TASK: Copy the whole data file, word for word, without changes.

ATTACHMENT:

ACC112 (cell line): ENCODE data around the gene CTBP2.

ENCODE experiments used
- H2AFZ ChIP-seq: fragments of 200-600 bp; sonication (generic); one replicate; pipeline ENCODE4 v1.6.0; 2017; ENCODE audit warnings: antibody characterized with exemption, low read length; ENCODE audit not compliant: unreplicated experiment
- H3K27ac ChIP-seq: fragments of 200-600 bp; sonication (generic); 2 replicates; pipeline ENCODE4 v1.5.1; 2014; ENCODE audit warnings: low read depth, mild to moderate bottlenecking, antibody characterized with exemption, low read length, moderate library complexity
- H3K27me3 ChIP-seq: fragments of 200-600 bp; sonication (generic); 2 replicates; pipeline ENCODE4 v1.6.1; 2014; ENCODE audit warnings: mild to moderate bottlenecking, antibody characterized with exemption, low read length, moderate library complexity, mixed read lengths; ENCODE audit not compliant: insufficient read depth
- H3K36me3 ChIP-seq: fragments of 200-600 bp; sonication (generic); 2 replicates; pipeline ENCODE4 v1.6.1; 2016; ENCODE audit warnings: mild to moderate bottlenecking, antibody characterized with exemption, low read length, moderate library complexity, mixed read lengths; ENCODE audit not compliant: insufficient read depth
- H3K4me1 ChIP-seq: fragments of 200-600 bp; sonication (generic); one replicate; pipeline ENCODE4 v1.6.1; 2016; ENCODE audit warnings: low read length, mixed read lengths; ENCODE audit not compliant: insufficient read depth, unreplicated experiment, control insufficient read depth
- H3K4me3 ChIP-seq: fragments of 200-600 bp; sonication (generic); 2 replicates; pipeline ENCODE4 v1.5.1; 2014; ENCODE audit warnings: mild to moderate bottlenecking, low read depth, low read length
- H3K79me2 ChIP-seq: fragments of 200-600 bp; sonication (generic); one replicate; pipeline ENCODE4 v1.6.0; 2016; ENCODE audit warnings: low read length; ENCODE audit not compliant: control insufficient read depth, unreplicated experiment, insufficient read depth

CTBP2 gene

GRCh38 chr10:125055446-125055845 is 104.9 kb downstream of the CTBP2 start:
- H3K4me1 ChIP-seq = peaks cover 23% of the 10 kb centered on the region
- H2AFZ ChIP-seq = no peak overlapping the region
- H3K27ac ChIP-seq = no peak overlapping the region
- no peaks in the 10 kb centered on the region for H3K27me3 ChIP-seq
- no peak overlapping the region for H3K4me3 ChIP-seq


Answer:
ACC112 (cell line): ENCODE data around the gene CTBP2.

ENCODE experiments used
- H2AFZ ChIP-seq: fragments of 200-600 bp; sonication (generic); one replicate; pipeline ENCODE4 v1.6.0; 2017; ENCODE audit warnings: antibody characterized with exemption, low read length; ENCODE audit not compliant: unreplicated experiment
- H3K27ac ChIP-seq: fragments of 200-600 bp; sonication (generic); 2 replicates; pipeline ENCODE4 v1.5.1; 2014; ENCODE audit warnings: low read depth, mild to moderate bottlenecking, antibody characterized with exemption, low read length, moderate library complexity
- H3K27me3 ChIP-seq: fragments of 200-600 bp; sonication (generic); 2 replicates; pipeline ENCODE4 v1.6.1; 2014; ENCODE audit warnings: mild to moderate bottlenecking, antibody characterized with exemption, low read length, moderate library complexity, mixed read lengths; ENCODE audit not compliant: insufficient read depth
- H3K36me3 ChIP-seq: fragments of 200-600 bp; sonication (generic); 2 replicates; pipeline ENCODE4 v1.6.1; 2016; ENCODE audit warnings: mild to moderate bottlenecking, antibody characterized with exemption, low read length, moderate library complexity, mixed read lengths; ENCODE audit not compliant: insufficient read depth
- H3K4me1 ChIP-seq: fragments of 200-600 bp; sonication (generic); one replicate; pipeline ENCODE4 v1.6.1; 2016; ENCODE audit warnings: low read length, mixed read lengths; ENCODE audit not compliant: insufficient read depth, unreplicated experiment, control insufficient read depth
- H3K4me3 ChIP-seq: fragments of 200-600 bp; sonication (generic); 2 replicates; pipeline ENCODE4 v1.5.1; 2014; ENCODE audit warnings: mild to moderate bottlenecking, low read depth, low read length
- H3K79me2 ChIP-seq: fragments of 200-600 bp; sonication (generic); one replicate; pipeline ENCODE4 v1.6.0; 2016; ENCODE audit warnings: low read length; ENCODE audit not compliant: control insufficient read depth, unreplicated experiment, insufficient read depth

CTBP2 gene

GRCh38 chr10:125055446-125055845 is 104.9 kb downstream of the CTBP2 start:
- H3K4me1 ChIP-seq = peaks cover 23% of the 10 kb centered on the region
- H2AFZ ChIP-seq = no peak overlapping the region
- H3K27ac ChIP-seq = no peak overlapping the region
- no peaks in the 10 kb centered on the region for H3K27me3 ChIP-seq
- no peak overlapping the region for H3K4me3 ChIP-seq